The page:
A Taranaki dairy farmer who failed to pay workers minimum wage or holiday pay has been ordered to fork out more than $87,000.
An investigation by the Labour Inspectorate found Allan Marx of Vintage Farm Trust had seriously breached employment law.
This was complicated by the fact that he had also not kept records of employment agreements or employee hours. Labour Inspectorate regional manager Natalie Gardiner said the case was a timely reminder for employers.
"It is unacceptable for employers to take advantage of employees by failing to meet basic legal requirements like paying the minimum wage or keeping proper records," Gardiner said.
"With the discussion around arrears ongoing, this case perfectly illustrates the risk farmers take on when they don't keep sufficient employment records," she said.
"Keeping records of the days and hours your employees work is a longstanding legal requirements in New Zealand which we expect every employer to meet - ignorance is not an excuse for breaking the law."
The Employment Relations Authority (ERA) has ordered Marx to pay $64,000 in arrears to staff and a $23,000 penalty - although further payments may be required as discussions between Marx and his employees are ongoing.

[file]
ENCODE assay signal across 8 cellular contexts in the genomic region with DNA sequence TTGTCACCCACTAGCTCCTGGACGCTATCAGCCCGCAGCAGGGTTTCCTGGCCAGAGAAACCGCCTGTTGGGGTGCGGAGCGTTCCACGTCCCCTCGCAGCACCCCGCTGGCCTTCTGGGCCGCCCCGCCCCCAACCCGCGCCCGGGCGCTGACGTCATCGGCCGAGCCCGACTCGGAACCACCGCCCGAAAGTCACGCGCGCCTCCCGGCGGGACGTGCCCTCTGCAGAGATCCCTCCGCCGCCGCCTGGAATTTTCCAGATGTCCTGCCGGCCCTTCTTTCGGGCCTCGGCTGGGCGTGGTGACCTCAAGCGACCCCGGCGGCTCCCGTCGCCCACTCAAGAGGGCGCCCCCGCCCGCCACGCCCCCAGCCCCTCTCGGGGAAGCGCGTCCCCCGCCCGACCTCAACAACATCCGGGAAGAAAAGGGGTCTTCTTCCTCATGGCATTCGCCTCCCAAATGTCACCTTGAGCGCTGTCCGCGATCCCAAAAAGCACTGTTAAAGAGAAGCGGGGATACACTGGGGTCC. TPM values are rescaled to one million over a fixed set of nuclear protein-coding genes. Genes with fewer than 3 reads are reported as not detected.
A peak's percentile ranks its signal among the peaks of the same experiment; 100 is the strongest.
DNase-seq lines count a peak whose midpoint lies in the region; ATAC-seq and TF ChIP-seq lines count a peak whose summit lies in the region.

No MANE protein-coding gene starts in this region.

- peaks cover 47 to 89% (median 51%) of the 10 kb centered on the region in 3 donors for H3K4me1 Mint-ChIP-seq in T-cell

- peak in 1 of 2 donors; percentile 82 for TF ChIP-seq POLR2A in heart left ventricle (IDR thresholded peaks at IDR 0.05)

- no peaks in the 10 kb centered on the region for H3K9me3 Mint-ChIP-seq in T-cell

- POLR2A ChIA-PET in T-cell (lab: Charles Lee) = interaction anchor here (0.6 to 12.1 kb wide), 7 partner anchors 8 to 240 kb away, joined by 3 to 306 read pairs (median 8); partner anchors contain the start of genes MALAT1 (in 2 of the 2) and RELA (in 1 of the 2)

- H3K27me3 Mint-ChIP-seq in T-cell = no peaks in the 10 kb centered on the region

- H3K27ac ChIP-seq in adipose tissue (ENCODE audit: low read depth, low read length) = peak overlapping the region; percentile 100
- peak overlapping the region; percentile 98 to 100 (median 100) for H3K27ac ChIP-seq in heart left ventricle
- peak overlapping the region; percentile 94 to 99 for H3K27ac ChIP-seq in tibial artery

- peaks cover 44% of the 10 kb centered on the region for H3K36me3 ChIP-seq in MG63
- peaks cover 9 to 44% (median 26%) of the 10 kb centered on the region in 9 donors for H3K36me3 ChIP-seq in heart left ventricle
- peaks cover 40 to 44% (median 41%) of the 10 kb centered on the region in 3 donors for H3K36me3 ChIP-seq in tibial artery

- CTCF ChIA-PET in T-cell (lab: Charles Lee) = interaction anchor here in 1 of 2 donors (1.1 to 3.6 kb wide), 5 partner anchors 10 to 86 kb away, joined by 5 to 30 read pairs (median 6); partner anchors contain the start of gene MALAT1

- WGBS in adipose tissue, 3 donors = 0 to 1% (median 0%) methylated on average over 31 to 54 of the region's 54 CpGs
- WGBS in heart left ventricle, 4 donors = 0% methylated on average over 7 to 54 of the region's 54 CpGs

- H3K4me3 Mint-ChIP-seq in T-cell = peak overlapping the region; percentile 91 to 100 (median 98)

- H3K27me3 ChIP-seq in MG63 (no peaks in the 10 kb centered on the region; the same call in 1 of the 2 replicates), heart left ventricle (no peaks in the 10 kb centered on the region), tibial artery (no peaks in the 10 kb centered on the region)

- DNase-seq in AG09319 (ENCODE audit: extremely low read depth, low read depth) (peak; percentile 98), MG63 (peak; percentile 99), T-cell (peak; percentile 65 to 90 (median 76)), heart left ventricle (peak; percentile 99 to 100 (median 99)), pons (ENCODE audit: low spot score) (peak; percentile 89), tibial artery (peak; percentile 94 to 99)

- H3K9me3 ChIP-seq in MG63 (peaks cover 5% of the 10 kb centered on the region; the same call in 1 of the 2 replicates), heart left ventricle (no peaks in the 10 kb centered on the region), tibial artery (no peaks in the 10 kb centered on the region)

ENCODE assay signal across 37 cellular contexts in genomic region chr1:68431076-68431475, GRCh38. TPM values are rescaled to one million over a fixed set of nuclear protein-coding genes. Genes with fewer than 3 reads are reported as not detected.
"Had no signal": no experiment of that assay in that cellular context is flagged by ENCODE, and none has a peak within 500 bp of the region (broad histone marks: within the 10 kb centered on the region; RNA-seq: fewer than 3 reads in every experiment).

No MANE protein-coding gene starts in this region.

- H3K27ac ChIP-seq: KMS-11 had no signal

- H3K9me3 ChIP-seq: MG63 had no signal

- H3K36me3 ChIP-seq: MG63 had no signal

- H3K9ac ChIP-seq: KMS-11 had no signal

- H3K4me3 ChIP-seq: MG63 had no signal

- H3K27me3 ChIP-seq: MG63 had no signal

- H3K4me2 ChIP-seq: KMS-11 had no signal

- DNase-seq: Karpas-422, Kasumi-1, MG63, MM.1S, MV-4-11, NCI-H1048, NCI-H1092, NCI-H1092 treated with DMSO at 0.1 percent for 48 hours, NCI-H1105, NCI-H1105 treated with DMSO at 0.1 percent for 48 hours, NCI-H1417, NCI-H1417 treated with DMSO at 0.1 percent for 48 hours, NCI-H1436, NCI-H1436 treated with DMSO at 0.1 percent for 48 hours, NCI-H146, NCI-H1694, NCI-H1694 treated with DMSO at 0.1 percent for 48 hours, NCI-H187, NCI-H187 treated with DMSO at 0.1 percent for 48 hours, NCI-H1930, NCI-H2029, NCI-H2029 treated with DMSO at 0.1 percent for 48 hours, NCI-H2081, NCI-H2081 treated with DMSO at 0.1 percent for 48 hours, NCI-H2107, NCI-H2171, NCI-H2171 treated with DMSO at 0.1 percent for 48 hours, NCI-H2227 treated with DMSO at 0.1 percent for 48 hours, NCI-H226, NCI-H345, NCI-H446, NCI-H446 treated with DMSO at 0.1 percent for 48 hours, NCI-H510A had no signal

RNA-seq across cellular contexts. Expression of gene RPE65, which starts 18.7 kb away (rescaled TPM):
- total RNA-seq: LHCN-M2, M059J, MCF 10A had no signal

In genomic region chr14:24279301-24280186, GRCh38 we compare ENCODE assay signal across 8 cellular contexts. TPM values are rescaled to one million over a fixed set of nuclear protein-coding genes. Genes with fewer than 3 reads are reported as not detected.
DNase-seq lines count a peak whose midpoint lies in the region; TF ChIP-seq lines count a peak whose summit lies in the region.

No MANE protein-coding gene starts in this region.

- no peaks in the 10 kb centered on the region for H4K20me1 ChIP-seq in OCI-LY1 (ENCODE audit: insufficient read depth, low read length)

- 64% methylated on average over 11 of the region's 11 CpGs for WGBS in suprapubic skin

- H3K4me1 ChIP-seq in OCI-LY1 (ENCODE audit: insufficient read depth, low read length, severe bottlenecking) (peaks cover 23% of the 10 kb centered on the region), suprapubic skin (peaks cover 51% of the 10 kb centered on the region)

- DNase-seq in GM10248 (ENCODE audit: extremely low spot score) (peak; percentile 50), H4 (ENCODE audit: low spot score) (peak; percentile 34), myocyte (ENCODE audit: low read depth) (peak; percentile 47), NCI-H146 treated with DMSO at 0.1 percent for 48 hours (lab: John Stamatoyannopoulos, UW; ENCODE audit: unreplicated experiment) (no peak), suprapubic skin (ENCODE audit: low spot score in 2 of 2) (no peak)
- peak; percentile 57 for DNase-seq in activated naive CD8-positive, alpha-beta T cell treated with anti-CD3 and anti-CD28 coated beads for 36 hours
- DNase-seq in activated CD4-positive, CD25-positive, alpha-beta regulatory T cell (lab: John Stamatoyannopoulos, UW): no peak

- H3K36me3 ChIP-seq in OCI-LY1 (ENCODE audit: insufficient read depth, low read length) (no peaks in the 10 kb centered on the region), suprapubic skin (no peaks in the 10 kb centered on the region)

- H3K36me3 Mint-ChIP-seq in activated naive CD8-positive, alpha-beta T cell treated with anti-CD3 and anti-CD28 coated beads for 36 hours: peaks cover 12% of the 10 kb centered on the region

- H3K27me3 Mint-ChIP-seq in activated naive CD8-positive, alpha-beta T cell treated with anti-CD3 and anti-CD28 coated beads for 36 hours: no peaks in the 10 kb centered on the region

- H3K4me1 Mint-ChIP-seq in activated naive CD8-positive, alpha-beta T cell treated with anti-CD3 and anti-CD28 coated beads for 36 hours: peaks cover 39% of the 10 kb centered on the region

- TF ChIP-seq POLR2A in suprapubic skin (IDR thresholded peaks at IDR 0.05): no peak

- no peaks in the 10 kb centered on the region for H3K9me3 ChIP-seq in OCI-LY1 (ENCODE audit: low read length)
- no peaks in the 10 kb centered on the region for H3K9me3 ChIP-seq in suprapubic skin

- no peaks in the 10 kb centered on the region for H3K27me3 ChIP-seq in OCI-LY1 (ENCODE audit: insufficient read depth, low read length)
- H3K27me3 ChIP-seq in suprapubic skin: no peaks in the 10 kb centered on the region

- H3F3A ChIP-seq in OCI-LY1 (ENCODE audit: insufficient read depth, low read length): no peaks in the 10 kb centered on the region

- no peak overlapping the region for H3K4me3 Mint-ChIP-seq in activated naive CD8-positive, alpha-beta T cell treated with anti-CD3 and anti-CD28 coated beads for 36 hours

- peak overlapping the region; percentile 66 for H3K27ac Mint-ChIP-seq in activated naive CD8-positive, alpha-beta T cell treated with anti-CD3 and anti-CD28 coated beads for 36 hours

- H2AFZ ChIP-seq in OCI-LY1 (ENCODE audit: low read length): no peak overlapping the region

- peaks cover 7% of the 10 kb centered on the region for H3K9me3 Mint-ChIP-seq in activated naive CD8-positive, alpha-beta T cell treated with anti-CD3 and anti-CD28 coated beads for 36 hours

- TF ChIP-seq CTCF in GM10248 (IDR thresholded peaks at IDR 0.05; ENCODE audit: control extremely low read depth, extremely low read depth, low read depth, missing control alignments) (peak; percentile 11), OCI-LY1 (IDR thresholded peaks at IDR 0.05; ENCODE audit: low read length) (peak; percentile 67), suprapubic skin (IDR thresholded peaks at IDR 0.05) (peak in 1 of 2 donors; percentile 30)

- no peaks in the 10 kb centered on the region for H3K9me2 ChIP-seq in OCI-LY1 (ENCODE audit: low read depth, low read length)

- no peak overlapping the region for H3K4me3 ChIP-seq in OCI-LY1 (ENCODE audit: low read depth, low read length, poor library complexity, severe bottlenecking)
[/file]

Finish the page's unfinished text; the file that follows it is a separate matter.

Marx was also accused of bullying after two employees were pressured into signing an agreement to settle their claims for $8,500 - well below the amount he later admitted they were entitled to.
The investigation began after a routine audit of dairy farms in the region found two couples working on the farm were on joint employment agreements being paid between $25,000 and $33,000 each - meaning they were being paid well below minimum wage for the long hours they worked.
Joint employment agreements are illegal in New Zealand. The investigation also Marx had failed to correctly pay his employees for working on public holidays, opting to give an extra $50 instead of their minimum entitlements.